JOURNAL ARTICLE

Adeno-associated virus vector gene transfer and sarcolemmal expression of a 144 kDa micro-dystrophin effectively restores the dystrophin-associated protein complex and inhibits myofibre degeneration in nude/mdx mice

Stewart A Fabb, Dominic J Wells, Patricia Serpente, George Dickson
Human Molecular Genetics 2002 April 1, 11 (7): 733-41
11929846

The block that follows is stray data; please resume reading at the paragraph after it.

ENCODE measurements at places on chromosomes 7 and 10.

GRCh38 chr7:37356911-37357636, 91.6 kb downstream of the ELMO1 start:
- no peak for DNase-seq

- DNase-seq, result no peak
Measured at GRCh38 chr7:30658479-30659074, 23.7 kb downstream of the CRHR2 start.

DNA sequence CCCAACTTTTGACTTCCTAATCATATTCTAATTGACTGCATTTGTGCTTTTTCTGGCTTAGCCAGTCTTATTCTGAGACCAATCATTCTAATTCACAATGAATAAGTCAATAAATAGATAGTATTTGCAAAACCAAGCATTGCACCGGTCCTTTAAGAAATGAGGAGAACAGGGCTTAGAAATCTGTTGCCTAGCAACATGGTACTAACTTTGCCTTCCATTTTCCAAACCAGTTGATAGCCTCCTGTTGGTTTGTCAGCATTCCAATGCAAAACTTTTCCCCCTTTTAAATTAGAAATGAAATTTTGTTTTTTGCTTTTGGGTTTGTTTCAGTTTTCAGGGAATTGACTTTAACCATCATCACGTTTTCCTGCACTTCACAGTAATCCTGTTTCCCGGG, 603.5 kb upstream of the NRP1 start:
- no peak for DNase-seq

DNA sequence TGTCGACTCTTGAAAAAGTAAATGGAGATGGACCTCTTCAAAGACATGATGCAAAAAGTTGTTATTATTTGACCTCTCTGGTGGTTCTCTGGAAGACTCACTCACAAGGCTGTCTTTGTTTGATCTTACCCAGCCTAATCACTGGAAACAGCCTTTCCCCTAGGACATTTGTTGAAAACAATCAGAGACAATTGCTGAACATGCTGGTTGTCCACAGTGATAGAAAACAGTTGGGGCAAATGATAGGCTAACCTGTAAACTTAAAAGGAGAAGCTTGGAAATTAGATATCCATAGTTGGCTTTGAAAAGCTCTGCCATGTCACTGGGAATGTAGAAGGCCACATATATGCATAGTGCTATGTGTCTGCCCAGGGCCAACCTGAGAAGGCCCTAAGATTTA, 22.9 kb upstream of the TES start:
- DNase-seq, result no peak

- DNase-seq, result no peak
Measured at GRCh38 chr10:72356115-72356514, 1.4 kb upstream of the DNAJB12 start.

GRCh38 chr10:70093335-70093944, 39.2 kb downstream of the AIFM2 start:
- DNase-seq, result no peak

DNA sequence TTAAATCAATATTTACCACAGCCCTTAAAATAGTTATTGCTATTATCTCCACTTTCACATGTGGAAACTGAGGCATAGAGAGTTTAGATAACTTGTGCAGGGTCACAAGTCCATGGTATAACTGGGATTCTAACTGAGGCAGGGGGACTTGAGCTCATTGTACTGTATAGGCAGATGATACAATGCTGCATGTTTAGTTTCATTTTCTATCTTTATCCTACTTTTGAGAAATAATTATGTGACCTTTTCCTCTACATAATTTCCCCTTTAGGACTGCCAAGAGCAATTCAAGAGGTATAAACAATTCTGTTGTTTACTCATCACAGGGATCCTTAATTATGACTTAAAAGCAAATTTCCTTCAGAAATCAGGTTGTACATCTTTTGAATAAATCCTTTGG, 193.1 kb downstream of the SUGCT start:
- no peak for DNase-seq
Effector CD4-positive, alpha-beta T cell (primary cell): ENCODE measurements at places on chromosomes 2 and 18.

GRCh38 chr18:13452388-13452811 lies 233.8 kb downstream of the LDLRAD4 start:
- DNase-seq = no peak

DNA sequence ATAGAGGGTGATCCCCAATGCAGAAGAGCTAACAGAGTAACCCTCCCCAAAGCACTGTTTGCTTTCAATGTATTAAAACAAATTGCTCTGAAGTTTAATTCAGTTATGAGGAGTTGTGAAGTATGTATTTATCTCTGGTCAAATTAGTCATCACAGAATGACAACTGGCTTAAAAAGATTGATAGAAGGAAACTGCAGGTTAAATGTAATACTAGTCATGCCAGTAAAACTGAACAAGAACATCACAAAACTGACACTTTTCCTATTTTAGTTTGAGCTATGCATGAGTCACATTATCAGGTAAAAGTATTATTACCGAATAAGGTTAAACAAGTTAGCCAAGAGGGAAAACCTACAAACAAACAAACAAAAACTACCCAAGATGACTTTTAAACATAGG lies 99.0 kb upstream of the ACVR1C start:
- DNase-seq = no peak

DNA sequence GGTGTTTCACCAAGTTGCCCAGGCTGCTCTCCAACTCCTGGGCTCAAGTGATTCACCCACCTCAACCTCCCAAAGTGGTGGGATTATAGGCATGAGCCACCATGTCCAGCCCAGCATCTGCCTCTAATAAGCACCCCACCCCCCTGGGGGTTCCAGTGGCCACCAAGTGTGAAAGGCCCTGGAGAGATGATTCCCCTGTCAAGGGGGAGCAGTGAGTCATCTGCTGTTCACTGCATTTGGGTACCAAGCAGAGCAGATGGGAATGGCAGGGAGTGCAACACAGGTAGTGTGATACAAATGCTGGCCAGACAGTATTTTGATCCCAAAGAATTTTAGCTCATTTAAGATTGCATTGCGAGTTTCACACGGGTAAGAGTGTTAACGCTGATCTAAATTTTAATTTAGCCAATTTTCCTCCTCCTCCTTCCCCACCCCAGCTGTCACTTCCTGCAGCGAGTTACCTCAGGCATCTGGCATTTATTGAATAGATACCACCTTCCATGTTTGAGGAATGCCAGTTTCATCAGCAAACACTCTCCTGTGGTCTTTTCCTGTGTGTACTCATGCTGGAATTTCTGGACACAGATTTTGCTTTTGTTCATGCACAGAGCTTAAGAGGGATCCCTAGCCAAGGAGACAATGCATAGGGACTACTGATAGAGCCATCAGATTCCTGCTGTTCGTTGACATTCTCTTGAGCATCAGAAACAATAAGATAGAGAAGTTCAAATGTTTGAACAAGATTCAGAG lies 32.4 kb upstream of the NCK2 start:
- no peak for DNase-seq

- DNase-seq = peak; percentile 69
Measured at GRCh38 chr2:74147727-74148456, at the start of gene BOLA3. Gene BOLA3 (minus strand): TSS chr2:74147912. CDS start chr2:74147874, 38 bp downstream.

Duchenne muscular dystrophy is a severe life-threatening X-linked recessive disorder, caused by mutations in the dystrophin gene, for which currently there is no effective treatment. Because of the large size of the dystrophin cDNA (14 kb) this precluded it from being used in early adenovirus- or retrovirus-based gene therapy vectors. However, some therapeutic success has been achieved in mdx mice using adenovirus- and retrovirus-mediated transfer of a 6.3 kb recombinant mini-dystrophin cDNA. Despite this, problems with immunogenicity and inefficient transduction of mature myofibres make these vectors less than ideal for gene transfer to skeletal muscle. Adeno-associated viral (AAV) vectors overcome many of the problems associated with other vector systems. However, AAV vectors can only accommodate <5 kb of foreign DNA. For this reason we have produced a micro-dystrophin cDNA gene construct that is <3.8 kb. This construct, driven by a CMV promoter, was introduced into the skeletal muscle of 12-day-old nude/mdx mice using an AAV vector, resulting in specific sarcolemmal expression of micro-dystrophin in >50% of myofibres up to 20 weeks of age, and effective restoration of the dystrophin-associated protein (DAP) complex components. Additionally, evaluation of central nucleation indicated a significant inhibition of degenerative dystrophic muscle pathology. We have therefore shown that the current micro-dystrophin gene delivered in vivo using an AAV vector is not only capable of restoring sarcolemmal DAP complexes, but can also ameliorate dystrophic pathology at the cellular level.

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